Plumbing Infrastructure Would Improve Every One of These Statistics
In Australia, few people pay any attention to the skills and expertise from plumbers to ensure that a buildings plumbing infrastructure is engineered to function with little fuss. It is even sadder that few people appreciate the ramifications of poorly installed plumbing infrastructure.
Plumbing infrastructure in Australia has always been at the leading edge of the technology as it continues to develop. Fortunately, all plumbers in Australia have to be licensed which ensures plumbers are legally responsible for complying with the Plumbing Code of Australia and relevant state legislation. This is not the case in many other countries with unskilled people installing poor quality infrastructure.
Plumbing is vital to everyone’s health and deserves to be respected for its essential role in promoting the link between proper quality plumbing, health, environmental sustainability and economic prosperity.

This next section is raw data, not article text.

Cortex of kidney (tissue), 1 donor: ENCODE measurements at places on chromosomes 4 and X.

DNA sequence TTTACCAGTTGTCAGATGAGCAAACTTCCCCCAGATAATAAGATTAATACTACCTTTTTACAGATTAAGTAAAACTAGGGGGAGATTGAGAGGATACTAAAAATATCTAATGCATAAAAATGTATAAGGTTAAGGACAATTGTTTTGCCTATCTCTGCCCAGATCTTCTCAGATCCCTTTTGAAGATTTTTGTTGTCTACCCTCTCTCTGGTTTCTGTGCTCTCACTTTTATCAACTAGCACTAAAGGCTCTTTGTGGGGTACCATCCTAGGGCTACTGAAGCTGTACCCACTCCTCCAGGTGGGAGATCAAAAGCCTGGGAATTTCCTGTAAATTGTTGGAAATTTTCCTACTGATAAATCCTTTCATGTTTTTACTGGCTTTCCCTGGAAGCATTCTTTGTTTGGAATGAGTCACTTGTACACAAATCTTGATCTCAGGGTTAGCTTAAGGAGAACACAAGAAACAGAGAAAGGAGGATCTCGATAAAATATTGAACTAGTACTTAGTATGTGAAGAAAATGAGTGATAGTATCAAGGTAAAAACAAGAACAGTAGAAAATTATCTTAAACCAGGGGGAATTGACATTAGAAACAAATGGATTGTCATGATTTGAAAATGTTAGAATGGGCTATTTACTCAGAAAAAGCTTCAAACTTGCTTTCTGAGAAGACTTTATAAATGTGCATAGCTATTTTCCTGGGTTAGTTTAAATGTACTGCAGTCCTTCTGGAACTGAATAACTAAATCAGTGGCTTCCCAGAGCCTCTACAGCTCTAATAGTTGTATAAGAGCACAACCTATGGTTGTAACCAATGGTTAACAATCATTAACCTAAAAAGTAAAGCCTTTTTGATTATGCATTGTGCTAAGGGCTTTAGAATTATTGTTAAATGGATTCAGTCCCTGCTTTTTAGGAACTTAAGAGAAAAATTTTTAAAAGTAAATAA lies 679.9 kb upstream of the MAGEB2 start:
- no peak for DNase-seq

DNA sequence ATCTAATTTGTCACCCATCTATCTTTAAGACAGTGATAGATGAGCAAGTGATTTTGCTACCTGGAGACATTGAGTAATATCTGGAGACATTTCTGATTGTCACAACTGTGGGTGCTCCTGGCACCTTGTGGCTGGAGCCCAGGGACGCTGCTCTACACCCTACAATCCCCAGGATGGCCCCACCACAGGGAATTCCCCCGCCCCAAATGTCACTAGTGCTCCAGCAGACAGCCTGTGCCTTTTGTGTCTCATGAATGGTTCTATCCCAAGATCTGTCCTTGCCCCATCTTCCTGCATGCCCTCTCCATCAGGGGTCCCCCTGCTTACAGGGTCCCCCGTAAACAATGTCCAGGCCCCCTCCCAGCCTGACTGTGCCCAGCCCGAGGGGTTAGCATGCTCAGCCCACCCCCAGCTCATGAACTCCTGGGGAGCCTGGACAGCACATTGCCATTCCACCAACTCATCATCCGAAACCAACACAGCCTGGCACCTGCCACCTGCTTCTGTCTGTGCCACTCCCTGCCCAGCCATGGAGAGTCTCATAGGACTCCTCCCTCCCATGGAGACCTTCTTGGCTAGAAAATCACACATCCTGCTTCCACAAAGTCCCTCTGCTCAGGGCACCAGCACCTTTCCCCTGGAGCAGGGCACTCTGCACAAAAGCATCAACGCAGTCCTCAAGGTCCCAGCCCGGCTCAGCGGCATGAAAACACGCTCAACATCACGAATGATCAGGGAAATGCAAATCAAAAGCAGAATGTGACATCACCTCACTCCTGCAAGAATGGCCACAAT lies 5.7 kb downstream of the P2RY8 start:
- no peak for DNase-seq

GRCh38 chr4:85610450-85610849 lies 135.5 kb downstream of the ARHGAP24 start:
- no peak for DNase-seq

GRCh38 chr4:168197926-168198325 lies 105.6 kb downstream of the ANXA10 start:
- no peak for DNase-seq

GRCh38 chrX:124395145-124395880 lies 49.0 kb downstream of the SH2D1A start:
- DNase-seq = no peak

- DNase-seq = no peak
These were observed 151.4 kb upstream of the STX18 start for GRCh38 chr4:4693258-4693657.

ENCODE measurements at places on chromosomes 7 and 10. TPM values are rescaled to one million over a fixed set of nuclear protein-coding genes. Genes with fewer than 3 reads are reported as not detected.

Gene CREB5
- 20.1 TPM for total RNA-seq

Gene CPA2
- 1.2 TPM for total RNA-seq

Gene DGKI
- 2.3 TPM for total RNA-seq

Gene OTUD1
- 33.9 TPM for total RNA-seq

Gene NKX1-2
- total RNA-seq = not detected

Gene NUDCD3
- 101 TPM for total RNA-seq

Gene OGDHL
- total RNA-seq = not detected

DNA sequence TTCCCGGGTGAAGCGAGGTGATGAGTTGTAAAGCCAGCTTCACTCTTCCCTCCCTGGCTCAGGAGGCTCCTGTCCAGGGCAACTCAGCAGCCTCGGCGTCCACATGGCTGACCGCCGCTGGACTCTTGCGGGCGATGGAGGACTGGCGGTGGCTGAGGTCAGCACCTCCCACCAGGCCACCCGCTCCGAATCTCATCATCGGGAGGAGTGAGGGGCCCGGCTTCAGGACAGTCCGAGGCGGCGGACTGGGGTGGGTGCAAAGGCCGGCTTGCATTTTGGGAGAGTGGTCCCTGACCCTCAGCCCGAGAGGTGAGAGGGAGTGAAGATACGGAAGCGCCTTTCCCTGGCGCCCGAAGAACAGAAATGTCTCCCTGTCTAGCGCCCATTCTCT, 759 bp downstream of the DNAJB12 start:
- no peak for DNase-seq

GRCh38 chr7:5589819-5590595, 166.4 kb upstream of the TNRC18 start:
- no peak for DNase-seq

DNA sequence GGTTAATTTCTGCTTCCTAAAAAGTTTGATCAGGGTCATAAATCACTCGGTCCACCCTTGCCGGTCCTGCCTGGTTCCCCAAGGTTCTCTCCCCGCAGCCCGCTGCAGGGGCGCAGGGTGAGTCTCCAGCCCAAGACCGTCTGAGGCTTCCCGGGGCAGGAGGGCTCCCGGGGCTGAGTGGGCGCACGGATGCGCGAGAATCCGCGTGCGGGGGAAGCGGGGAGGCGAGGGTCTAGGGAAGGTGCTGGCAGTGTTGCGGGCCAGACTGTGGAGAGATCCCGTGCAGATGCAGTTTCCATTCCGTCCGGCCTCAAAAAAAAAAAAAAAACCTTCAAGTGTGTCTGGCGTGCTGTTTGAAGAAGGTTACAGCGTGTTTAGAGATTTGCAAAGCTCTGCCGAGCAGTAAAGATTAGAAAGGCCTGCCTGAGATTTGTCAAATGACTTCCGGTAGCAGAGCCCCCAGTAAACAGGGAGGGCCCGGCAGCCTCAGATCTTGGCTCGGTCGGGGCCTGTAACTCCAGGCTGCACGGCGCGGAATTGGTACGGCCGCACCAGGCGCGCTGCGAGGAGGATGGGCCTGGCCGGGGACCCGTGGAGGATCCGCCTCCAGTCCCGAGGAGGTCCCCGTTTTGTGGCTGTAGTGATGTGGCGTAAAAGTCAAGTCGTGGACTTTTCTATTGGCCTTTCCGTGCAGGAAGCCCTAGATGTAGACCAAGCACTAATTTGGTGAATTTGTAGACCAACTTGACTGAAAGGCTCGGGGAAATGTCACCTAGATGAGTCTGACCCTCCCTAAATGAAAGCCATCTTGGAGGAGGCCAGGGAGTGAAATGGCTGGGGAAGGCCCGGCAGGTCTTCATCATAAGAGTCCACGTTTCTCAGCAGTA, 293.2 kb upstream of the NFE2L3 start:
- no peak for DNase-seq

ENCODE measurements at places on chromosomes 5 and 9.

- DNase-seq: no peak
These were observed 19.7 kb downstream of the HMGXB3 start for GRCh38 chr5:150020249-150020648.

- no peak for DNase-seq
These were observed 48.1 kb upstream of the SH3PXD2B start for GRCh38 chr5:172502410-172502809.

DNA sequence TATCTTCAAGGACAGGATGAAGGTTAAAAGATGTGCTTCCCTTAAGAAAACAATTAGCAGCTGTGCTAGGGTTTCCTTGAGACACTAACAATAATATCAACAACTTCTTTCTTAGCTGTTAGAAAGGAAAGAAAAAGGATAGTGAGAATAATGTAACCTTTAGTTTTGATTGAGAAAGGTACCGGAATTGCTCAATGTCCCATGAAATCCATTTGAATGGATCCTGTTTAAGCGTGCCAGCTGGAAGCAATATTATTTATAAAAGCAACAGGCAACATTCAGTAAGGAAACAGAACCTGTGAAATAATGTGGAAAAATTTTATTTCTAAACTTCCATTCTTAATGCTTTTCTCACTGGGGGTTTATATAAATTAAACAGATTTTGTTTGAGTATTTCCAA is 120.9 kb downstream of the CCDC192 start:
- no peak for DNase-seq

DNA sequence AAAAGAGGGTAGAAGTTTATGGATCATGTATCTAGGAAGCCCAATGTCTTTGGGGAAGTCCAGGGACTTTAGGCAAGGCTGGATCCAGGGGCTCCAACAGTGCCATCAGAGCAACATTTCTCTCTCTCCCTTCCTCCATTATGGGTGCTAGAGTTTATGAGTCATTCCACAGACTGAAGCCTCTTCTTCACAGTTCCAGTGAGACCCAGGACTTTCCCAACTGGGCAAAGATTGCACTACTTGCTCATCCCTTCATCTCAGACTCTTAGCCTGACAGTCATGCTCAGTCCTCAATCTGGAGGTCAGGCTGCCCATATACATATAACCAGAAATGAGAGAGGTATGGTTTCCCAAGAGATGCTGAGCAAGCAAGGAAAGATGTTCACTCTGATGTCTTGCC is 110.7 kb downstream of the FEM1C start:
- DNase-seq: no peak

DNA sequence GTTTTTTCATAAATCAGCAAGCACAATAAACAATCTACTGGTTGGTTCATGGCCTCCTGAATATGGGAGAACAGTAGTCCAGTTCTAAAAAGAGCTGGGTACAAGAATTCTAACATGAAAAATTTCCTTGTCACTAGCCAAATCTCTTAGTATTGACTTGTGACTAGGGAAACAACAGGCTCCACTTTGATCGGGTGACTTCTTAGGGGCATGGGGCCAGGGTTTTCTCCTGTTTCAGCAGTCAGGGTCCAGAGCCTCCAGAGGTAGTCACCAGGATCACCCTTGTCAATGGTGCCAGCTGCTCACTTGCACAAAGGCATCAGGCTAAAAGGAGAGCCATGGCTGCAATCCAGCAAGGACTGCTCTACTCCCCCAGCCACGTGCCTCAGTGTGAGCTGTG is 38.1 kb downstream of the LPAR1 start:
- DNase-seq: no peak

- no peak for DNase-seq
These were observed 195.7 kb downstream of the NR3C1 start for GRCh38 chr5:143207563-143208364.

Without plumbing, none of us could live in a healthy environment in our large urbanised, densely populated cities. If you don’t believe me see how long you could survive in a house without working plumbing.
Respect For Plumbers and Their Skills
I continually hear many plumbers complaining that clients don’t treat them with respect and value their skills or the work they perform. But the reality is far too many licensed plumbers don’t respect themselves, their skills or their licences and are in a race to the bottom undervaluing and underselling the services they provide.
Plumbers who act as professionals and treat their clients with respect and above all respect their licences will always be treated with respect in return.
Plumbing is public health, now and in the future. Just as Vaccination Protects Individuals and the Community. Plumbing Protects the Whole Community, and Individually Plumbers Protect the Health of the Nation.
The plumbers at Whywait Plumbing every day protecting your health